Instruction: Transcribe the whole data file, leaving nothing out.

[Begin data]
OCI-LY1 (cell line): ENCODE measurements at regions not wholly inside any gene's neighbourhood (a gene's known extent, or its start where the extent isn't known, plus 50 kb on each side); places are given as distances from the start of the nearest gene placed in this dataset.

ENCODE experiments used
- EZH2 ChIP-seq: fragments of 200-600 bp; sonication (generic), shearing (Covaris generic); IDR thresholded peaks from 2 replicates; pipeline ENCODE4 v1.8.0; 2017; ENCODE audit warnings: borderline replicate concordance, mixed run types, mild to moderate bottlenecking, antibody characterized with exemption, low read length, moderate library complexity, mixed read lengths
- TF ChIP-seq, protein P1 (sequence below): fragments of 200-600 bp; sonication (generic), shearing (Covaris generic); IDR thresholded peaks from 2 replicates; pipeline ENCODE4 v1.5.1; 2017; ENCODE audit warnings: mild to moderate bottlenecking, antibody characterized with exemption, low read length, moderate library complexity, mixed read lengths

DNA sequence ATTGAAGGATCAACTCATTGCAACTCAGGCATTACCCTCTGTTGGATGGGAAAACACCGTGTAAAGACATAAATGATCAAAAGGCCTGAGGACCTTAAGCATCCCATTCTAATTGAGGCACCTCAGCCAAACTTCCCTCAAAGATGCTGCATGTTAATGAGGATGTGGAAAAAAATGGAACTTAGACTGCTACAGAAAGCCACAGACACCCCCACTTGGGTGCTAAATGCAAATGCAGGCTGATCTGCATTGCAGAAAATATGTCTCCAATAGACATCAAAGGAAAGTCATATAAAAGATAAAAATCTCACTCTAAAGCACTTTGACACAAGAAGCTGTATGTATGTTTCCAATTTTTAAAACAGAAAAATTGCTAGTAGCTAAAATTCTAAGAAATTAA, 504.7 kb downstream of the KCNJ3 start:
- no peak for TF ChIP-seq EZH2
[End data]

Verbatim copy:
OCI-LY1 (cell line): ENCODE measurements at regions not wholly inside any gene's neighbourhood (a gene's known extent, or its start where the extent isn't known, plus 50 kb on each side); places are given as distances from the start of the nearest gene placed in this dataset.

ENCODE experiments used
- EZH2 ChIP-seq: fragments of 200-600 bp; sonication (generic), shearing (Covaris generic); IDR thresholded peaks from 2 replicates; pipeline ENCODE4 v1.8.0; 2017; ENCODE audit warnings: borderline replicate concordance, mixed run types, mild to moderate bottlenecking, antibody characterized with exemption, low read length, moderate library complexity, mixed read lengths
- TF ChIP-seq, protein P1 (sequence below): fragments of 200-600 bp; sonication (generic), shearing (Covaris generic); IDR thresholded peaks from 2 replicates; pipeline ENCODE4 v1.5.1; 2017; ENCODE audit warnings: mild to moderate bottlenecking, antibody characterized with exemption, low read length, moderate library complexity, mixed read lengths

DNA sequence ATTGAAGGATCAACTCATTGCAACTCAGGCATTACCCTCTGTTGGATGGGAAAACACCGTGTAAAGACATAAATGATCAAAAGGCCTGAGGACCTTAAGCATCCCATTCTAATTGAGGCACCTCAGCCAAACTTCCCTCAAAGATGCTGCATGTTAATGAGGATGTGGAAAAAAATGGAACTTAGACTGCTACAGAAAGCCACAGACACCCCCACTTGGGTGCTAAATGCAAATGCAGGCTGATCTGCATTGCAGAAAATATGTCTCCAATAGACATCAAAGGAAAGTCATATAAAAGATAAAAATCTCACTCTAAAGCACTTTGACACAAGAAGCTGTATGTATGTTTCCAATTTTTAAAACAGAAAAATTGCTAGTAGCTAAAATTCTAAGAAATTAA, 504.7 kb downstream of the KCNJ3 start:
- no peak for TF ChIP-seq EZH2